Blocking: the tip-of-the-tongue experience
This is characterized by being able to retrieve quite a lot of information about the target word without being able to retrieve the word itself. You may know the meaning of the word, how many syllables the word has, or its initial sound or letter, but you can’t retrieve it. The experience is coupled with a strong feeling you know the word and that it’s hovering on the edges of your thought. Studies on blocking have shown that around half of the time we will become ‘unblocked’ after about a minute. The rest of the time it may take days to recover the memory.
A study published in the journal Neuron, shows that we’re also able to voluntarily forget things. Researchers were able to discover two methods of forgetting by conducting fMRI brain scans on volunteers as they remembered, and then purposely forgot, associations between word pairs. The first way is to essentially stop the brain’s remembering system from working, trying to block them out entirely. The second way is to have a substitute memory for the brain to remember instead of the one we want to block out, thinking about other things that would replace memories of the associations.
Another type of blocking is said to be caused by experiences so horrific that the human brain seals them away, only to be recalled years later either spontaneously or through therapy. This type of blocking, known by the diagnostic term dissociative amnesia and more colloquially as recovered memories. In Sigmund Freud’s theory of “repression” the mind automatically banishes traumatic events from memory to prevent overwhelming anxiety. Freud further theorized that repressed memories cause “neurosis,” which could be cured if the memories were made conscious.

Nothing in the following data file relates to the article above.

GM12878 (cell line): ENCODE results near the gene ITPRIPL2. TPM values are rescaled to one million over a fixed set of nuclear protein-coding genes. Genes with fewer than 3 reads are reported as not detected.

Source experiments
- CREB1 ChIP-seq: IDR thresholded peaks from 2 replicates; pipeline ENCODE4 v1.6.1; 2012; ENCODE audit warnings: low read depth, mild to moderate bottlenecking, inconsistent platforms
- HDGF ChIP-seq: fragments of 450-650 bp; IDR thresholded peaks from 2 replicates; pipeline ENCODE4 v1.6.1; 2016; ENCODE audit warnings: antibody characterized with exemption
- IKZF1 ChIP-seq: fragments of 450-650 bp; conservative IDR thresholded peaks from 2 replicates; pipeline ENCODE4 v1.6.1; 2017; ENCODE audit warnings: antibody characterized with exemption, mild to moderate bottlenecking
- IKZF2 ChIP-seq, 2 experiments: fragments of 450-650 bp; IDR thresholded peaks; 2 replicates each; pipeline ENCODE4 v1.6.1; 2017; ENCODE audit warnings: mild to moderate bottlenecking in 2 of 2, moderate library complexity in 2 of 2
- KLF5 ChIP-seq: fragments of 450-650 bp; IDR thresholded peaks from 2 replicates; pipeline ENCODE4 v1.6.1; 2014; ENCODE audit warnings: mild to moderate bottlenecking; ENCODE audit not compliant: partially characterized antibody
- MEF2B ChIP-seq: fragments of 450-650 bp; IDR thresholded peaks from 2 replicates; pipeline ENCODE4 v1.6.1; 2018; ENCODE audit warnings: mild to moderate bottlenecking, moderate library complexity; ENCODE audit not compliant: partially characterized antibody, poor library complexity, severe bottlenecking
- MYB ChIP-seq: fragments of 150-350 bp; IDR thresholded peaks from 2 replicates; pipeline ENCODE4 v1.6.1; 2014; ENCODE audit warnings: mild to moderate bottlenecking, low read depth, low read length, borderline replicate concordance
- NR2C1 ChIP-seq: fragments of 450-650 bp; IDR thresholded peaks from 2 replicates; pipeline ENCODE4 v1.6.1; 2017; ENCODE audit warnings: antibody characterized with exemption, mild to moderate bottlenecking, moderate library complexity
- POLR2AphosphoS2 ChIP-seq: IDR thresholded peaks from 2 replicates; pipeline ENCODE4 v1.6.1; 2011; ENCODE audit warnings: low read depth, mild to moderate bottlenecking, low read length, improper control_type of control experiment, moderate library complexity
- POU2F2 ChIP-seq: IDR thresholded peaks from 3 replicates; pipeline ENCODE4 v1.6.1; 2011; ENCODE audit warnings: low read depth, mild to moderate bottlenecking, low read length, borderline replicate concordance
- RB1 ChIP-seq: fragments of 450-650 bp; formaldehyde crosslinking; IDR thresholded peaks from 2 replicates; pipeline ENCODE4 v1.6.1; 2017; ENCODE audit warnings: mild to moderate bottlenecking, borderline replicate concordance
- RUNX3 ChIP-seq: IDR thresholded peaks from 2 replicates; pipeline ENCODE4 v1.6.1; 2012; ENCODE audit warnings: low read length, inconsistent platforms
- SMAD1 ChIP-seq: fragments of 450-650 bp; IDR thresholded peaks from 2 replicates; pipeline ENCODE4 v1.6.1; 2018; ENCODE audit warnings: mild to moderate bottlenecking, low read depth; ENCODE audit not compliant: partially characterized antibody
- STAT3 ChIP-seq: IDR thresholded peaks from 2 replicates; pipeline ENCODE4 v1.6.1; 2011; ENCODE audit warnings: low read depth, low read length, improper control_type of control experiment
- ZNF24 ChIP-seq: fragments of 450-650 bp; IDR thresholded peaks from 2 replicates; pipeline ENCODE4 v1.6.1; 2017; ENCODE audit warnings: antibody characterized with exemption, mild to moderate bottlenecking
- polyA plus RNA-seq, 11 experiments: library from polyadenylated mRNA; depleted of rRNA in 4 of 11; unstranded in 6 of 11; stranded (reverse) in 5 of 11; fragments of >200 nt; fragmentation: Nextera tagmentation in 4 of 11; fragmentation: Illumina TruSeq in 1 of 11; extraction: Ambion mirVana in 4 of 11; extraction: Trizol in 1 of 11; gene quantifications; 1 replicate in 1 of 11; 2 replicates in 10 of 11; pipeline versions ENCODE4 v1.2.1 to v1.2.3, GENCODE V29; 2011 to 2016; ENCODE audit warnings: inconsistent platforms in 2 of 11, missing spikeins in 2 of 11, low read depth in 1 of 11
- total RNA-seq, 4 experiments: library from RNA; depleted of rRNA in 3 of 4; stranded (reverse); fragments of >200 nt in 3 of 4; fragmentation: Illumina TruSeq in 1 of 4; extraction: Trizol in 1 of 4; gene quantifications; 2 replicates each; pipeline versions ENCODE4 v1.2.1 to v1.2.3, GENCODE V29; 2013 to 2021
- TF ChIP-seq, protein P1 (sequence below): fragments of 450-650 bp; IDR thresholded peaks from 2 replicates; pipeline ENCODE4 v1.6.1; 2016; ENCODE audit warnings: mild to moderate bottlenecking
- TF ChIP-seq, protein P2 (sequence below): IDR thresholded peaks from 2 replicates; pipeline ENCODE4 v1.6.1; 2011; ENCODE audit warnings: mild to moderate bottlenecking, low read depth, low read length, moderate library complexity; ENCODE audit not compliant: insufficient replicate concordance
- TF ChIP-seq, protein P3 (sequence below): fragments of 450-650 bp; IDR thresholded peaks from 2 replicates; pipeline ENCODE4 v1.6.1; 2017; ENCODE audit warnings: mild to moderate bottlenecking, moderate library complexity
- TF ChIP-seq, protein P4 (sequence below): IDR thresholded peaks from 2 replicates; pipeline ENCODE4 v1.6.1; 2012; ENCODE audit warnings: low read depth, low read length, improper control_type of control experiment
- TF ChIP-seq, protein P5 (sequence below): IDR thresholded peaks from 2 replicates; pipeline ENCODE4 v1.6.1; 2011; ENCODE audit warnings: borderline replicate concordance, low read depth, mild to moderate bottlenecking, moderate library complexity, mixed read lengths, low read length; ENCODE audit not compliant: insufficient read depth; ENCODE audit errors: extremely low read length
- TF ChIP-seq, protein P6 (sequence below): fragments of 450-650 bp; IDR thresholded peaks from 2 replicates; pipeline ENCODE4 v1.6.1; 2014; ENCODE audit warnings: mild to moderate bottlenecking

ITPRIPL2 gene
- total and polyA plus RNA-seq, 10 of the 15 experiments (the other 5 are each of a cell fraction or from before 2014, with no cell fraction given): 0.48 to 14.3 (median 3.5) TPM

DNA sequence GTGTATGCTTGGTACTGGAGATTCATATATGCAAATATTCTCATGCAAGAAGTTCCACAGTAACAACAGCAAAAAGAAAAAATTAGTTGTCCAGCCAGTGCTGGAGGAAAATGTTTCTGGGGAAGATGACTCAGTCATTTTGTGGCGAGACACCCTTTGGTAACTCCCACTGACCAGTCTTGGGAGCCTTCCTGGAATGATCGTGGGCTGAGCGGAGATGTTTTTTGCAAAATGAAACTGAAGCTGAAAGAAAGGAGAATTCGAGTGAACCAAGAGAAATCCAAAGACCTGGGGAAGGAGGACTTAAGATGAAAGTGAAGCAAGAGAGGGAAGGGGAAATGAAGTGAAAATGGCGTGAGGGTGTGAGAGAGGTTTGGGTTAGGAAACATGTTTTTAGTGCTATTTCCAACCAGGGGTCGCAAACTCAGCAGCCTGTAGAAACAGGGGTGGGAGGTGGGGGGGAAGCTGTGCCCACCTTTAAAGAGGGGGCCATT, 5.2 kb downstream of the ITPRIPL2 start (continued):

The theory of unconsciously repressing the memory of traumatic experiences is controversial. Most psychologists accept as fact that it’s common to consciously repress unpleasant experiences, and to spontaneously remember such events long afterward. Most of the controversy centers around recovered memories during repressed memory therapy (RMT). Critics of RMT maintain that many therapists are not helping patients recover repressed memories, but are suggesting and planting false memories of alien abduction, sexual abuse, and satanic rituals.
During the 1980s, claims of childhood sexual abuse based on recovered memories led to numerous highly publicized court cases. A number of the supposed victims retracted their allegations in the early 1990s, saying they had been swayed by therapeutic techniques. The argument continued throughout the 1990s, driven by high profile cases such as that of actress Roseanne Barr, and by people who claimed that their abusers had been set free because of testimony against repressed memories by psychologists such as Elizabeth Loftus, a research psychologist who has devoted her life to the study of memory.
So how real are repressed memories? Some argue that it’s plausible that memories of childhood sexual abuse could be buried for years and then recalled, and that motivated forgetting, dissociative amnesia, or some other mechanism could account for repressed memories. Others argue that the idea of recovered repressed memories is implausible, contradicting a) that vivid experiences (as sexual abuse would presumably be) create lasting memories, b) memories change and are reconstructed over time, even those that are easily accessible and frequently recalled, and c) thoughts that we experience as remembered may come from sources other than memories of actual experiences of our own.
Next time I’ll look at the remaining four sins of memory.